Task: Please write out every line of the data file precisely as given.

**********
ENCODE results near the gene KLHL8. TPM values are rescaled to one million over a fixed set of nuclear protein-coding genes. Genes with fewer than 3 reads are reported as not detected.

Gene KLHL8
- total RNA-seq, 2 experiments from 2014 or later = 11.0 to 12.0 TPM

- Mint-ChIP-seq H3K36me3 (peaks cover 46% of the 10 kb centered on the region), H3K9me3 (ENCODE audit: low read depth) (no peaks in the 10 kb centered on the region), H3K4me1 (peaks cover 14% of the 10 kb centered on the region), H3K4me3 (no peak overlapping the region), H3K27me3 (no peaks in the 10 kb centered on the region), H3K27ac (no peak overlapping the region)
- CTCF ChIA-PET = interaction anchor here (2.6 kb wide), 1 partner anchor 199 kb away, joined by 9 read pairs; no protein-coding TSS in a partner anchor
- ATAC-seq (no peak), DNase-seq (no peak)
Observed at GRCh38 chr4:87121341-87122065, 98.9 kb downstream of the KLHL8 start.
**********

ENCODE results near the gene KLHL8. TPM values are rescaled to one million over a fixed set of nuclear protein-coding genes. Genes with fewer than 3 reads are reported as not detected.

Gene KLHL8
- total RNA-seq, 2 experiments from 2014 or later = 11.0 to 12.0 TPM

- Mint-ChIP-seq H3K36me3 (peaks cover 46% of the 10 kb centered on the region), H3K9me3 (ENCODE audit: low read depth) (no peaks in the 10 kb centered on the region), H3K4me1 (peaks cover 14% of the 10 kb centered on the region), H3K4me3 (no peak overlapping the region), H3K27me3 (no peaks in the 10 kb centered on the region), H3K27ac (no peak overlapping the region)
- CTCF ChIA-PET = interaction anchor here (2.6 kb wide), 1 partner anchor 199 kb away, joined by 9 read pairs; no protein-coding TSS in a partner anchor
- ATAC-seq (no peak), DNase-seq (no peak)
Observed at GRCh38 chr4:87121341-87122065, 98.9 kb downstream of the KLHL8 start.